the Earth’s atmosphere. Both Russia and
Britain had conducted extensive tests just before the
breakdowns began occurring.
The members of the science club had
been allowed to retain complete control of the air-sampling
program. They washed the filters carefully at
intervals and distilled the solvent to recover the
precious residue of dust.
As the small quantity of this grew
after another week of collecting, it was treated to
remove the ordinary carbon particles and accumulated
pollens. When this was done there was very
little remaining, but that little something might
be ordinary dust carried into the atmosphere from
the surface of the Earth. Or it might be out of
the tail of the comet. Dust from the stars.
By now, Ken and his companions had
learned the use of the electron microscope and how
to prepare specimens for it. When their samples
of dust had become sufficient they prepared a dozen
slides for photographing with the instrument.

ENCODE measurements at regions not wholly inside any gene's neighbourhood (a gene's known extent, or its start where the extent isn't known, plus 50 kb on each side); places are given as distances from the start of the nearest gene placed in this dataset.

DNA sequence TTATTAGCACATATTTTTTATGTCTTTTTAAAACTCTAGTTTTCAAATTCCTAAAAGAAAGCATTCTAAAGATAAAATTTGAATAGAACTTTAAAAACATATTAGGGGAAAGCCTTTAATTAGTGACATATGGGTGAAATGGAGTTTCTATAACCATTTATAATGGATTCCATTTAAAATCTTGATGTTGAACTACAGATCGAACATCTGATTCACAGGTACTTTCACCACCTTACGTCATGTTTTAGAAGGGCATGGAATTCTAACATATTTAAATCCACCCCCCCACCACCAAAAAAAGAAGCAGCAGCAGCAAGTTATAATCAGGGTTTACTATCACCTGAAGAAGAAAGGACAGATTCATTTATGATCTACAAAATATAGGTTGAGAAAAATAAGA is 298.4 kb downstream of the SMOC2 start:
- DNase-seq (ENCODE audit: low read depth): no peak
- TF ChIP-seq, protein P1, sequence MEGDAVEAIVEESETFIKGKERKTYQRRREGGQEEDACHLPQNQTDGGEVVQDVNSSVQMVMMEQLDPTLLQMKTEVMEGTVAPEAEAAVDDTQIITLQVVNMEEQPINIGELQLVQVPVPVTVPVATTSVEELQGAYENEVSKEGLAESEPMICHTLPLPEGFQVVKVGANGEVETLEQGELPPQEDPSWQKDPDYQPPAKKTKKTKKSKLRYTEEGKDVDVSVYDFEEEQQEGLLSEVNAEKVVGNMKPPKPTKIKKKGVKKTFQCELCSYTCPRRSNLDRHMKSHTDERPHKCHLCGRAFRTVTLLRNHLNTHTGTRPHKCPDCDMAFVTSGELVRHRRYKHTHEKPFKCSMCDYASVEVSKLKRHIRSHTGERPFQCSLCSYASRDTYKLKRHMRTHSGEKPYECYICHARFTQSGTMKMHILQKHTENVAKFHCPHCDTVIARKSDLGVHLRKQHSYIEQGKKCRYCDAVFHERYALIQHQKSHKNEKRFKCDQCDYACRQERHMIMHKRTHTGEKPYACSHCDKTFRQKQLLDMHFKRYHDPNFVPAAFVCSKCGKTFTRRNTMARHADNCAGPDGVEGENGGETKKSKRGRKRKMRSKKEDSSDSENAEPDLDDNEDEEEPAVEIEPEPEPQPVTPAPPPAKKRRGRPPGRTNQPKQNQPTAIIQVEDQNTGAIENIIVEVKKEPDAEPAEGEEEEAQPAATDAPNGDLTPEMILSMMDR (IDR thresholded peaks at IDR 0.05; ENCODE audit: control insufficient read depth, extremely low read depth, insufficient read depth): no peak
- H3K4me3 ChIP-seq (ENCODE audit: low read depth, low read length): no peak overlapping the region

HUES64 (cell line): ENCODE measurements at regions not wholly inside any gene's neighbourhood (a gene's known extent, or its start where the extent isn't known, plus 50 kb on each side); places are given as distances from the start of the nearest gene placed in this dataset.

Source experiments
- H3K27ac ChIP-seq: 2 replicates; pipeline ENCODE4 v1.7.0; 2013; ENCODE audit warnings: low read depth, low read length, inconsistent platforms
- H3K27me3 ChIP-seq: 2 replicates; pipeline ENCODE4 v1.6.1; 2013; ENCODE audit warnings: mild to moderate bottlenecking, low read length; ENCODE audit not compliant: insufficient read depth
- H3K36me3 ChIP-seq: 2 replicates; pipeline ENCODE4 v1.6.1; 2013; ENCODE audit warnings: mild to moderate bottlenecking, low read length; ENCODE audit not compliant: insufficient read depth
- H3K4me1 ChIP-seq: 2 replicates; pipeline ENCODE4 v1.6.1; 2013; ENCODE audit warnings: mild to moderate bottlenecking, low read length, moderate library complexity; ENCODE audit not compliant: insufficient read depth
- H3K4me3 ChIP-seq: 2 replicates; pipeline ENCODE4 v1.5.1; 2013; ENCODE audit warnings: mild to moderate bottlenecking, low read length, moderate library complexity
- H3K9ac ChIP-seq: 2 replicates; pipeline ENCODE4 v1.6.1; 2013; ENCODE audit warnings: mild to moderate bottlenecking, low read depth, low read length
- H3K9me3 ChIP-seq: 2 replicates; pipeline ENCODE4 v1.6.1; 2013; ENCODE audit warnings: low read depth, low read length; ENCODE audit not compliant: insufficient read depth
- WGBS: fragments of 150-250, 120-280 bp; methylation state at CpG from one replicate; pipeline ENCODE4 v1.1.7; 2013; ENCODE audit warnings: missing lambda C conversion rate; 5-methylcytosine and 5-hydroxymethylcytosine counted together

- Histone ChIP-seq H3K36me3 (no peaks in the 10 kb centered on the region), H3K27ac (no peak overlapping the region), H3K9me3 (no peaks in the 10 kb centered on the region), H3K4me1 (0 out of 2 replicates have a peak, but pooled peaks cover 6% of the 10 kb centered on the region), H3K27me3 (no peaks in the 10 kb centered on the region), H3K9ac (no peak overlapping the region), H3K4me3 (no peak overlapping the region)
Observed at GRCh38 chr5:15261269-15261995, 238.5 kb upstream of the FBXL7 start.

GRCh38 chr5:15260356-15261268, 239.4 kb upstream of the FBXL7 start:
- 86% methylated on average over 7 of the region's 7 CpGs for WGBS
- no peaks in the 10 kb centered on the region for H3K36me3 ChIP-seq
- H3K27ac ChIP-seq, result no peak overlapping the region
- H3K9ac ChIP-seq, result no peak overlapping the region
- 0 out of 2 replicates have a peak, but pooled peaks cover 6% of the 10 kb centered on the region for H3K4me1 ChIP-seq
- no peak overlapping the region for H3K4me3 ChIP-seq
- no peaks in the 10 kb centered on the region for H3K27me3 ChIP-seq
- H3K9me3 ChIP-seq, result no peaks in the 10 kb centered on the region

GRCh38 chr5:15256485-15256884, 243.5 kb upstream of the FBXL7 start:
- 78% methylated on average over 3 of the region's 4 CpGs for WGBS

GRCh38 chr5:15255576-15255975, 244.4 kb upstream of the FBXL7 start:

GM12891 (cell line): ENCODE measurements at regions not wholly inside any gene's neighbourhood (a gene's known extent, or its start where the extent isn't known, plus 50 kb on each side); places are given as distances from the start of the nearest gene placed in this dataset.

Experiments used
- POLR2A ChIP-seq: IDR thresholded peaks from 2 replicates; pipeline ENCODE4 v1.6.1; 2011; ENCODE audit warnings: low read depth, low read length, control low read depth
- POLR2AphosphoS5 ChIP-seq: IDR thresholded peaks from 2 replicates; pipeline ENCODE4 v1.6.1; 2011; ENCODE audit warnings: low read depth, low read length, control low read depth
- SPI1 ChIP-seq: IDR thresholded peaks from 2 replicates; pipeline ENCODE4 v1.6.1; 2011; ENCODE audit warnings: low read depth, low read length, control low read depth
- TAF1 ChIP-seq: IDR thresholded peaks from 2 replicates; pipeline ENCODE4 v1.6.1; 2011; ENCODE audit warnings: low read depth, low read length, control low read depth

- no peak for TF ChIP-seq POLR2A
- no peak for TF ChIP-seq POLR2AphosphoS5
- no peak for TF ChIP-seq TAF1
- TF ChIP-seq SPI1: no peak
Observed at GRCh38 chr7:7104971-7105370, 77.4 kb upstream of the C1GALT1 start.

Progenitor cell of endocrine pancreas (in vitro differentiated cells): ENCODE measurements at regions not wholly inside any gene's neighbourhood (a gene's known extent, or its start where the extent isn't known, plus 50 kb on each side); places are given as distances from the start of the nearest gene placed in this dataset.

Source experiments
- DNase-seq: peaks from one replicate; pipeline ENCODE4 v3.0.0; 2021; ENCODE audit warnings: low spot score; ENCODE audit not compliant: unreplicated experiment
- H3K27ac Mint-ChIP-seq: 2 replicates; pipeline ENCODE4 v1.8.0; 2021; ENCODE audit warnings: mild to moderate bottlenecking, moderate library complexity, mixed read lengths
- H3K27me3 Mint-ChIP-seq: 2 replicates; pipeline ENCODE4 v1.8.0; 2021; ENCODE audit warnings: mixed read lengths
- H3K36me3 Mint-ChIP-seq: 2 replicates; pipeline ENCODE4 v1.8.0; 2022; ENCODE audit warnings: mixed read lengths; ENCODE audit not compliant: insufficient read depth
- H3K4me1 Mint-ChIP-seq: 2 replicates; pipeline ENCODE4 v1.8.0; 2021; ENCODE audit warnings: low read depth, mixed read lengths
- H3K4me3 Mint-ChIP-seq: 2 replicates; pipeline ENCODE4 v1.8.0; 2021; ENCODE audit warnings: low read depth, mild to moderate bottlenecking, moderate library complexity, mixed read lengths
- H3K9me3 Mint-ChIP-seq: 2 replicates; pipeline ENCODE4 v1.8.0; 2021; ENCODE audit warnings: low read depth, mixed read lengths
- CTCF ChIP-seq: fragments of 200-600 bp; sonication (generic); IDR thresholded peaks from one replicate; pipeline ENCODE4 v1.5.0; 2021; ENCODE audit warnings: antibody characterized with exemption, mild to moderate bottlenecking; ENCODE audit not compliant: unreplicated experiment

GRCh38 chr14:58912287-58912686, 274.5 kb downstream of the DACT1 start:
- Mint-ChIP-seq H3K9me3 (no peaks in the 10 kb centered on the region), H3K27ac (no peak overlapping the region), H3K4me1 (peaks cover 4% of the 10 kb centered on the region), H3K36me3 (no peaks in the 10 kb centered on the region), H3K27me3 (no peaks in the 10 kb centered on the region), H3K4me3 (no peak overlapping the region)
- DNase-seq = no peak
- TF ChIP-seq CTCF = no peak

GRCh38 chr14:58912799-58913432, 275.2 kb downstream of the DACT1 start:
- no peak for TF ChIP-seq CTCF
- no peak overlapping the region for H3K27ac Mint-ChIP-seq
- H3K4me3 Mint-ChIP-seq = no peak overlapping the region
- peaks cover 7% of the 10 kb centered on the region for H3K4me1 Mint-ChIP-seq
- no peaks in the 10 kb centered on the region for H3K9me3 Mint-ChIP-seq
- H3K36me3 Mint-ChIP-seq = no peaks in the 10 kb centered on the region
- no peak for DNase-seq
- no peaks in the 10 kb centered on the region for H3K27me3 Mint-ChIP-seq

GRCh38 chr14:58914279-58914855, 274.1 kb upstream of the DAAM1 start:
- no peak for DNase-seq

As these were at last developed in
the darkroom, Ken scanned them eagerly. Actually,
he did not know what he was looking for. None
of them did. The prints seemed to show little
more than shapeless patches. In the light of
the laboratory he called Joe Walton’s attention
to one picture. “Look,” he said.
“Ever see anything like that before?”
Joe started to shake his head.
Then he gave an exclamation. “Hey, they
look like the same particles found in the metals, which
nobody has been able to identify yet!”
Ken nodded. “It could be.
Maybe this will get us only a horselaugh for our trouble,
but let’s see what they think.”
They went into the next laboratory
and laid the prints before Ken’s father and